Another study came inspected the correlation between degree of perfectionism and potential risk for depression. It was found that a mild degree of perfectionism can be a healthy thing. It can drive you to achieve things you wouldn't otherwise achieve and it can give you the motivation to persevere in the face of discouragement and obstacles. High-achieving athletes, scientists, and artists often show signs of perfectionism. But it can also be a source of stress, anxiety and depression.

That's the conclusion of researchers from the clinical psychology and psychotherapy department at Switzerland's University of Zurich, who say that perfectionists get more stressed than people with more modest goals.

They looked at 50 physically and mentally healthy men in their mid- forties. The men were asked to fill out psychological and personality surveys and a questionnaire about how high they felt their standards were and how they felt about making mistakes.

About half of them were considered by the researchers, on the basis of their answers, to have perfectionist traits. These men were much more anxious and tired than the rest.

The men were given took two stressful tests: a mock job interview and a five-minute maths test in front of an audience. The researchers monitored the men's blood pressure and heart rate and took blood and saliva samples before and after the interviews. After the tests the perfectionists had higher levels of the stress hormone cortisol in their blood than the others.

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Dissatisfaction guaranteed

Striving for perfection is a recipe for failure, because it can't be attained. Then, when you invariably fail, you experience feelings of helplessness, guilt, anxiety, anger, frustration and sadness.

People who are perfectionists can't simply enjoy day-to-day living because their time is taken up with worrying about their supposed shortcomings, says Sarah Edelman, psychologist and author of the book Change Your Thinking.

"Sometimes it can actually be counter-productive, leading to procrastination and inaction, because people remain stuck on one particular task, trying to get it perfect and never moving on to the next task," she says.

Often perfectionist people demand perfection in others, who fail to live up to the ideal, causing rifts in relationships. Perfectionists have trouble finding and sticking with a partner, because that person can never live up to their high expectations, says Edelman.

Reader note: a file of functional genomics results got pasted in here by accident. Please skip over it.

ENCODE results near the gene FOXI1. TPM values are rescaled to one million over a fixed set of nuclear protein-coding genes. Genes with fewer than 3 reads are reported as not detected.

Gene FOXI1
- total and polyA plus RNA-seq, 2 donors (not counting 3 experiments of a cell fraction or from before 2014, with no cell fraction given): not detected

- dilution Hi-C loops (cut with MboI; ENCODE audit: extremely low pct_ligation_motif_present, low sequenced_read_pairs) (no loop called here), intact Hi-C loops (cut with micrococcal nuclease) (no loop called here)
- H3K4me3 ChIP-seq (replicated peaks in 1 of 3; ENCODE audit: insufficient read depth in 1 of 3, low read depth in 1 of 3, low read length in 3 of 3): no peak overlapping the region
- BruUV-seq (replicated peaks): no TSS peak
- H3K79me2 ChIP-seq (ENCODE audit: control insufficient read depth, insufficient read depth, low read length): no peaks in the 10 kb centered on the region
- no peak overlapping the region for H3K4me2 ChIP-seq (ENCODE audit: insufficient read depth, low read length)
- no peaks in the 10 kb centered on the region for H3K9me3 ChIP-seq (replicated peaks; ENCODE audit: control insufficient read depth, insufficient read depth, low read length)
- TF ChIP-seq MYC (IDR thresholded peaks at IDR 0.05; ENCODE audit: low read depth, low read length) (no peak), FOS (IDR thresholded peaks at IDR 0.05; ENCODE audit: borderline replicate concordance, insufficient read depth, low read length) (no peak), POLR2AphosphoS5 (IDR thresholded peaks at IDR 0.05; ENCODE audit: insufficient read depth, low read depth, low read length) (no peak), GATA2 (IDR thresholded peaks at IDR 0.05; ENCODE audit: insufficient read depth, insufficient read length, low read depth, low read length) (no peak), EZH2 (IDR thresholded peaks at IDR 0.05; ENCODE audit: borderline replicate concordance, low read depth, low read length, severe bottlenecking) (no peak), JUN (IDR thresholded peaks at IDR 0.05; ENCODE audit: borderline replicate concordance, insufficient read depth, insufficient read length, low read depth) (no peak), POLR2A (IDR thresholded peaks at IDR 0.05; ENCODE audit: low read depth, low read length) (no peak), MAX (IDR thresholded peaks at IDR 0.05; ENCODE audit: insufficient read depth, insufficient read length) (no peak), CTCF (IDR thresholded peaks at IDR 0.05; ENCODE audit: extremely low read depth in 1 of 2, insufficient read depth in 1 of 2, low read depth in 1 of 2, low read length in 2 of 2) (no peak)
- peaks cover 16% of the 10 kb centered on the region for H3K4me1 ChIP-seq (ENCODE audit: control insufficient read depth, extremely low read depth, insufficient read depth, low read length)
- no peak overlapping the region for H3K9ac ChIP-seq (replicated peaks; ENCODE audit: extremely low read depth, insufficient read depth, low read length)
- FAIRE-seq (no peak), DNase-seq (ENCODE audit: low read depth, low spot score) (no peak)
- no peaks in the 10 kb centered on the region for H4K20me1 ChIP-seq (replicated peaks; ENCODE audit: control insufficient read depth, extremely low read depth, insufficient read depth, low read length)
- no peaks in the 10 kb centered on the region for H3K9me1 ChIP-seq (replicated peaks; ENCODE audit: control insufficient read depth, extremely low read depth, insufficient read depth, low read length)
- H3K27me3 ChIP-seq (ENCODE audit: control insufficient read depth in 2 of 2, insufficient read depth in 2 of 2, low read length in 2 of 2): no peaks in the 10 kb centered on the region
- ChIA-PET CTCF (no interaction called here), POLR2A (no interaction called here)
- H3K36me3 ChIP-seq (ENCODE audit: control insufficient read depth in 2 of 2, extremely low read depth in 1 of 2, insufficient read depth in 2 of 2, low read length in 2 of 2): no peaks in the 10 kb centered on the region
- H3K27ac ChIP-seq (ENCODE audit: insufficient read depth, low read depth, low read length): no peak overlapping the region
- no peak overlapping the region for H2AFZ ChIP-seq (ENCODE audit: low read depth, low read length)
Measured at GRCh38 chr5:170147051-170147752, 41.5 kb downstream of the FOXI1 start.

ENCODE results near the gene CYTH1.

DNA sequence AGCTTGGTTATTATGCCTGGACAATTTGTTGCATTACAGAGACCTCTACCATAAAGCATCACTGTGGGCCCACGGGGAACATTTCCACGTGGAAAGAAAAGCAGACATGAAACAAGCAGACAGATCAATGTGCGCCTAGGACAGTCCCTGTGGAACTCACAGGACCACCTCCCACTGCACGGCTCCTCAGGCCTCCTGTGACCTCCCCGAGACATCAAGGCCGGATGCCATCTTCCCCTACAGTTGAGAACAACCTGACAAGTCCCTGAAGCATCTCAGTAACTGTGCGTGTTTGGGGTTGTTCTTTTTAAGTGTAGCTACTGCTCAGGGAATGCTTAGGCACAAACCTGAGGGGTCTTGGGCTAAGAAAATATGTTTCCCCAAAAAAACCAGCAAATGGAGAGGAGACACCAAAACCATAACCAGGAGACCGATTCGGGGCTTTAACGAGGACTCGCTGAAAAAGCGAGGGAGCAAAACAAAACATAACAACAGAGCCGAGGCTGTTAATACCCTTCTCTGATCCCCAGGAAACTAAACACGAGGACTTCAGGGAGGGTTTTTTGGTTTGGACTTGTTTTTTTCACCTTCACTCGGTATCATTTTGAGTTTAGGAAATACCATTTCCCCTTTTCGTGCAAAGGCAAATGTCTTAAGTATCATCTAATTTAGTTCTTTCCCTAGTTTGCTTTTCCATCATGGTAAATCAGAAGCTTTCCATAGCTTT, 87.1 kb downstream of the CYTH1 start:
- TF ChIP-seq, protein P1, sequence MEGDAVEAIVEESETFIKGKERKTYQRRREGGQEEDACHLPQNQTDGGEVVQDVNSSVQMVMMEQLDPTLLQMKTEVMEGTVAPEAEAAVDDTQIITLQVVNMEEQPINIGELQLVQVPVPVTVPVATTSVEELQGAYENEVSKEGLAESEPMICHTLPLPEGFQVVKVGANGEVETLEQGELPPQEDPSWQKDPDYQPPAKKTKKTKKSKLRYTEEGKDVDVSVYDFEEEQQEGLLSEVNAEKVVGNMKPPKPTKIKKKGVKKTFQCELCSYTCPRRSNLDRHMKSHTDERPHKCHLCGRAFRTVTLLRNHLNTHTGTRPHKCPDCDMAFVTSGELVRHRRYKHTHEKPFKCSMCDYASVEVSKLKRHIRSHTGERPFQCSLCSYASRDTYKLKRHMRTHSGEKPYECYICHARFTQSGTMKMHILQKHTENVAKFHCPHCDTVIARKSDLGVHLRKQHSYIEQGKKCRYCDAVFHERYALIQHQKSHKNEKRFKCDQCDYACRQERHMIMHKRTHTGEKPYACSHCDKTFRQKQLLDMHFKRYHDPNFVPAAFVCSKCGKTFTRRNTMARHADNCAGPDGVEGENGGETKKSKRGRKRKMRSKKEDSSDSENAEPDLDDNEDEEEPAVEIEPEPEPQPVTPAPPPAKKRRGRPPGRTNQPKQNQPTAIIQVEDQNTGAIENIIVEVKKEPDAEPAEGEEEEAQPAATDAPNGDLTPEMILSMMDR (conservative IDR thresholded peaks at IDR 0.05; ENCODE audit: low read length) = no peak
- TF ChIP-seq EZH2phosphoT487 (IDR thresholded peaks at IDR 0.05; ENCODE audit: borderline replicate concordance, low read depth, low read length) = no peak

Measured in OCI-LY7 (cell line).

People with perfectionist traits are more likely to suffer clinical anxiety, depression, obsessive compulsive disorders and eating disorders.

So when does perfectionism become more than a useful character trait and becomes destructive? Warning signs are when you:
  • Worry about mistakes and don't give yourself credit for your successes;
  • Can't enjoy something you've done, because there are other things you need to do at which you might fail;
  • Regret things you've done in the past that haven't turned out as you'd have liked;
  • Frequently criticize and find fault in others;
  • Have trouble adapting when circumstances change or when you aren't able to control a situation.

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Chilling out

Perfectionism is a difficult character trait to overcome, says Edelman, because perfectionists are so intransigent and rigid they often don't see themselves as needing to change. To overcome it they need to be able to:
  • Forgive themselves for mistakes or failings;
  • Be prepared to accept imperfections in others;
  • Set realistic and flexible time frames for the achievement of a goal;
  • Recognize that the human condition is one of failings, weakness, deviations, imperfections, and mistakes;
  • Reward themselves for progress, even when progress is slight;
  • Don't try be the best, the brightest or the star performer;
  • Are prepared be flexible, and be change plans when circumstances change.